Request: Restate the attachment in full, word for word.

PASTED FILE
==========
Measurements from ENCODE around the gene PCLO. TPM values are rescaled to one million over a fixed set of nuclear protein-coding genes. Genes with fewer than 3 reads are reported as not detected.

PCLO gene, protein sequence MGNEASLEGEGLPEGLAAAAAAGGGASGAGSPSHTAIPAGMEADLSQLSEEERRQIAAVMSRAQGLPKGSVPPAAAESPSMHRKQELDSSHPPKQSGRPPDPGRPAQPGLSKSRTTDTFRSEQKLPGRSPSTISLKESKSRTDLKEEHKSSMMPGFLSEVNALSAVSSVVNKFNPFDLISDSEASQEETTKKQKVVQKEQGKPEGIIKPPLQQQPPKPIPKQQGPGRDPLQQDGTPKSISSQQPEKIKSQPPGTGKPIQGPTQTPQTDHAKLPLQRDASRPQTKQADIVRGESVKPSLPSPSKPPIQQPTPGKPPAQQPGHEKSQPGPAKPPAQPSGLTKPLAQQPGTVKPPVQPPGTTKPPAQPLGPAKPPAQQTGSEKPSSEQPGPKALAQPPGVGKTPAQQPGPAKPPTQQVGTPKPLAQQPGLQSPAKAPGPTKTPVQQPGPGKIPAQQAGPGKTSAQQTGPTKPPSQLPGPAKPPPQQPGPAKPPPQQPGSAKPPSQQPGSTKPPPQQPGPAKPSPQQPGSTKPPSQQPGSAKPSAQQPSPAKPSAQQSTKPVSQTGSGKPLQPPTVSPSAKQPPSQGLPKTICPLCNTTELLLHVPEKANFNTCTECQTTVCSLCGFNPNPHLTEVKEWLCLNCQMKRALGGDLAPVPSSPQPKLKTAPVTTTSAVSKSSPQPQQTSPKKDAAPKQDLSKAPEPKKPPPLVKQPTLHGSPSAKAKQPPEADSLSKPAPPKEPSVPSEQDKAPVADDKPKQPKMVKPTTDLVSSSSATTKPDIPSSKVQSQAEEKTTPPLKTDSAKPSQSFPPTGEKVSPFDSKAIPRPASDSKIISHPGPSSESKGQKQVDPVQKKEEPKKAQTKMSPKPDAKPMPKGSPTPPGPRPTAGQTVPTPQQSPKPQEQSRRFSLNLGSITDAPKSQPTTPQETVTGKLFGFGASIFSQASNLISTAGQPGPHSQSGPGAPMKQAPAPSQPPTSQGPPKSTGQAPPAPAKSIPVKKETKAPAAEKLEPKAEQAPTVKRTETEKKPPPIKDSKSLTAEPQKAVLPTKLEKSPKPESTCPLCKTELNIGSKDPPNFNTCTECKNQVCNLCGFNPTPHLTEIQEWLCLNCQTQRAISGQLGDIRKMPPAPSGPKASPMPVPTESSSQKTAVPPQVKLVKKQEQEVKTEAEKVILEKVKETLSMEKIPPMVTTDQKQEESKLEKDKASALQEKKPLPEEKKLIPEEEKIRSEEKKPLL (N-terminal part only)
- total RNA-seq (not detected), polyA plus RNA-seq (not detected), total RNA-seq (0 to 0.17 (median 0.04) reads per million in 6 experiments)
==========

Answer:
Measurements from ENCODE around the gene PCLO. TPM values are rescaled to one million over a fixed set of nuclear protein-coding genes. Genes with fewer than 3 reads are reported as not detected.

PCLO gene, protein sequence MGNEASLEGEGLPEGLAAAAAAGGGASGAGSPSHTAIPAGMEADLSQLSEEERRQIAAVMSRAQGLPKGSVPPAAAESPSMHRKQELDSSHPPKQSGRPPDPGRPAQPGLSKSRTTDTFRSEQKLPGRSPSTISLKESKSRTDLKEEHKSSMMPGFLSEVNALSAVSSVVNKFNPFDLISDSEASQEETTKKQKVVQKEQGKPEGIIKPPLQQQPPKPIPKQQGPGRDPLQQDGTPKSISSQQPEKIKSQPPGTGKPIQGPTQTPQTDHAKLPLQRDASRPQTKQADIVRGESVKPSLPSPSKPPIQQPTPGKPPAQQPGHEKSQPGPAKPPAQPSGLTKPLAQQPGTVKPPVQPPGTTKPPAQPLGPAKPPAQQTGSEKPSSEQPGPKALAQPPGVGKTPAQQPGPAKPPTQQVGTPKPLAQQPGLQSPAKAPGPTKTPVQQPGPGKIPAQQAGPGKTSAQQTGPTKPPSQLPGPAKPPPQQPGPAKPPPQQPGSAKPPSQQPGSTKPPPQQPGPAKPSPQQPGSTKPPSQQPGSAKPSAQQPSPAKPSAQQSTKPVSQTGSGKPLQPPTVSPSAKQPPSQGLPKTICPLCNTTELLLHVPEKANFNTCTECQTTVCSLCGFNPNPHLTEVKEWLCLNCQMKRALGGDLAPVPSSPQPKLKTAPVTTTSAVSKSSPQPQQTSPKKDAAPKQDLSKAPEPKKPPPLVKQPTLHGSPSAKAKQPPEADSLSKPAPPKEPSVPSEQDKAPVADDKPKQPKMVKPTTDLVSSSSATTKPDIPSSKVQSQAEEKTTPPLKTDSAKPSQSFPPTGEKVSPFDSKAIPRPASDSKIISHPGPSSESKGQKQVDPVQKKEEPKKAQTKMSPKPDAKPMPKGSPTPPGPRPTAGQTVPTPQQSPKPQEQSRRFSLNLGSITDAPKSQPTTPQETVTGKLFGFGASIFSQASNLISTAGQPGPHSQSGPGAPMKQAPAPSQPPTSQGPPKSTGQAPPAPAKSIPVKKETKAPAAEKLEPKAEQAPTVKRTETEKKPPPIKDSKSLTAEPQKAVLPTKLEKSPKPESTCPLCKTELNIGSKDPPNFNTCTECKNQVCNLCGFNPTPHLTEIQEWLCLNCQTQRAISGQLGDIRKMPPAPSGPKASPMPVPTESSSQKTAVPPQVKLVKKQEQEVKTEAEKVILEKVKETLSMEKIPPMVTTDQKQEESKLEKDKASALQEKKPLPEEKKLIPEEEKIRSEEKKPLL (N-terminal part only)
- total RNA-seq (not detected), polyA plus RNA-seq (not detected), total RNA-seq (0 to 0.17 (median 0.04) reads per million in 6 experiments)